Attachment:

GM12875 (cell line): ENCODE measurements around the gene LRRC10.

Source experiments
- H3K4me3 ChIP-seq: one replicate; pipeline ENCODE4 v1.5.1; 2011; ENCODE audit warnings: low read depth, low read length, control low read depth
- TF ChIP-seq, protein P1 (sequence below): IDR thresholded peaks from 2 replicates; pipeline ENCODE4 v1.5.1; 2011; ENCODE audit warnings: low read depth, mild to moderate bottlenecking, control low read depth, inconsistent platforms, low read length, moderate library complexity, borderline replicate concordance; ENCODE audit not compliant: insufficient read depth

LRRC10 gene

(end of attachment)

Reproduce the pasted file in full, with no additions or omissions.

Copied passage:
GM12875 (cell line): ENCODE measurements around the gene LRRC10.

Source experiments
- H3K4me3 ChIP-seq: one replicate; pipeline ENCODE4 v1.5.1; 2011; ENCODE audit warnings: low read depth, low read length, control low read depth
- TF ChIP-seq, protein P1 (sequence below): IDR thresholded peaks from 2 replicates; pipeline ENCODE4 v1.5.1; 2011; ENCODE audit warnings: low read depth, mild to moderate bottlenecking, control low read depth, inconsistent platforms, low read length, moderate library complexity, borderline replicate concordance; ENCODE audit not compliant: insufficient read depth

LRRC10 gene